The electorate is split. The General Assembly is split. The candidates for governor are split. The commenters on this blog are split. I think Illinois could use some leadership on how best to navigate through the very troubled fiscal waters ahead, but I just don’t see much leadership from anyone coming anytime soon.
Regardless of who wins the Governor’s race, I suspect the impasse will last for the foreseeable future. That’s kind of depressing, isn’t it?
Rich, I did post that the late payments are wrong. Budget cuts often come without reason. It’s not nice, but it’s how it happens sometimes. Smart not for profits, just like businesses, change their name to evoke a new mission, expand their reach. gotta evolve.
This delusional attitude in the public is the direct result of the Reagan/Roesser etc. myth that gov’t and taxes to pay for it are the problem and are bad. Rather than the responsible social compact that we all share an obligation to pay for the services, the public has been brainwashed by this “greed is good” mentality of selfishness. We will continue to be damned by these dysfunctional governments so long as the electorate buys into these phony philosophies.
You have it exactly 180* wrong, IMO. It was/is the philosophy of conservatives that the gov’t is not the place for these services to exist in the first place, since the gov’t is not good at administering said services. While the obligation to assist those in need surely exists, the gov’t serves mostly to perpetuate itself first and the services come second. That is were the problem lies.
This Gov is just throwing out programs as election kibbles to shaky parts of the old Blago permanent campaign bunch. The giveaways are not made “new” or “innovative” just by using buzz words like “peer” and “mentor” and paying participants essentially to be served in the “program.” PAY OUR BILLS FIRST!
Well I am sure this program will succeed, because in Quinn’s words “We mean business.”
Ready for the Brady response “If Governor Quinn really meant business on violence prevention he would not have approved an early release program that released thousands of violent criminals back onto the streets to continue committing violent acts on honest law abiding citizens.”
–You have it exactly 180* wrong, IMO. It was/is the philosophy of conservatives that the gov’t is not the place for these services to exist in the first place, since the gov’t is not good at administering said services.–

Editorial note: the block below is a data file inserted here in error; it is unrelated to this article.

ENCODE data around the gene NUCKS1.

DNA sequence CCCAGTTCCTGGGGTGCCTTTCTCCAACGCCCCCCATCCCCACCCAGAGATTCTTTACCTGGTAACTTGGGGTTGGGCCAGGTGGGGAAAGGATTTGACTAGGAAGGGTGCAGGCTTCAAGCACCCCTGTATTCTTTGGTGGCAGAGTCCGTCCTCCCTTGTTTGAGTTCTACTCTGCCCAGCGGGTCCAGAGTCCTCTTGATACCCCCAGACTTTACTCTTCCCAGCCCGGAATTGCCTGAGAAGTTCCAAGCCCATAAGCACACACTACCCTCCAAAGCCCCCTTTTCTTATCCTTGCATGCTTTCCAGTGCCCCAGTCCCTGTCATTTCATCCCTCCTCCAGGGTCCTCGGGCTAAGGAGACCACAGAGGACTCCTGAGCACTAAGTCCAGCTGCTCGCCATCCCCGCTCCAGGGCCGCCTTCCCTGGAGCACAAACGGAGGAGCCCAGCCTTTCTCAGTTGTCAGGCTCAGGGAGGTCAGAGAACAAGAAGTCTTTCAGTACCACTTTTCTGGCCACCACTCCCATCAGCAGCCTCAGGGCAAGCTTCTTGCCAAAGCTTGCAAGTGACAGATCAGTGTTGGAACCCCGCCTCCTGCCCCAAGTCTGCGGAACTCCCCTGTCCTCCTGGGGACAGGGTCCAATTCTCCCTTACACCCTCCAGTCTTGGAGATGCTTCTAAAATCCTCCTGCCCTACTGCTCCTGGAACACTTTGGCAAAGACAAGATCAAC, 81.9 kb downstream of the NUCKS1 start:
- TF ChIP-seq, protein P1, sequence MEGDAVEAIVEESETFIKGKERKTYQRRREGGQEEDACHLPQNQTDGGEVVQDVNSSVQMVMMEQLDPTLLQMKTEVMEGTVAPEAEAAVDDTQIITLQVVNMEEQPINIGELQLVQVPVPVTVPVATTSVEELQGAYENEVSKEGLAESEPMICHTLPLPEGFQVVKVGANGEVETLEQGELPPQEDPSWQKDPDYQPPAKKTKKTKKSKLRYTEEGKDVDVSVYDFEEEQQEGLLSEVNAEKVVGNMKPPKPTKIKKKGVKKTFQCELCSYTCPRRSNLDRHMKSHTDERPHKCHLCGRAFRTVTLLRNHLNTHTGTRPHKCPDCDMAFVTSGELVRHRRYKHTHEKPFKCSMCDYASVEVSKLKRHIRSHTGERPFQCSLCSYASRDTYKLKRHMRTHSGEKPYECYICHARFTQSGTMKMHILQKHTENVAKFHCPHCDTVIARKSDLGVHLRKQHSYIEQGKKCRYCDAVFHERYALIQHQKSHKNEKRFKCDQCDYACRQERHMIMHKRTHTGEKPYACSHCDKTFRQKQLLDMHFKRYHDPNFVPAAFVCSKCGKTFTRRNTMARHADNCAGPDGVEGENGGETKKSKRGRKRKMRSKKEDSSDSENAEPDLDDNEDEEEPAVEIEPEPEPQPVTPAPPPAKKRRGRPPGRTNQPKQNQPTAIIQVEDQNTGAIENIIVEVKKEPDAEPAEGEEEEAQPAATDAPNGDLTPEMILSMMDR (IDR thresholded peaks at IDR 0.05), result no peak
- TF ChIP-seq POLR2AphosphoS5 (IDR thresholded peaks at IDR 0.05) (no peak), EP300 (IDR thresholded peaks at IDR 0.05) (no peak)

DD, what services are you talking about exactly, on the State of Illinois level? It seems to me there are a lot of smart folks at the agency level administering them. If you disagree with the program itself, that’s another story.
As far as taxes go, I think grownups should be able to sit around a kitchen table, bite the bullet, and figure out a way to pay the folks they’ve contracted with in a 30-day cycle. That’s running the state like an ethical business (by the way, there are plenty of businesses out there who are even worse than the SOI on paying).
If you don’t want the service after that, fine. But pay your debts in a reasonable time frame.
Amen, brother (or sister). Much easier to do if you stop spending on new programs. Bullet trains? Boardwalks? No cut contracts? Airport expansions? These are only some of the future debt we’ve seen from Quinn in the past couple of weeks.
It seems that in Quinn’s mind, the obligations to the nonprofits have already been discharged since they will be paid off by December 31 (he says). Ditto the CTA. Complaining about delays is just quibbling. Then there are other monies that the legislature said he had discretion for–he’s spending those like they said he could. It may be a fairytale but it makes for stress-free days and nights for the incumbent/candidate. And I must say again, he really doesn’t seem to worried about the budget.
The report states 55% percent of Illinois residents think their state and local tax systems need “major” changes… Saying “only” 26% support an income tax increase when giving other choices are presented in the question that are not viable solutions needs to be taken into account. Illinois leads all trouble states in answering this nuanced question.
What people really want doesn’t matter to Madigan and the Republicans. But when the finger finally gets pointed at MJM, it will finally be a new day for Illinois.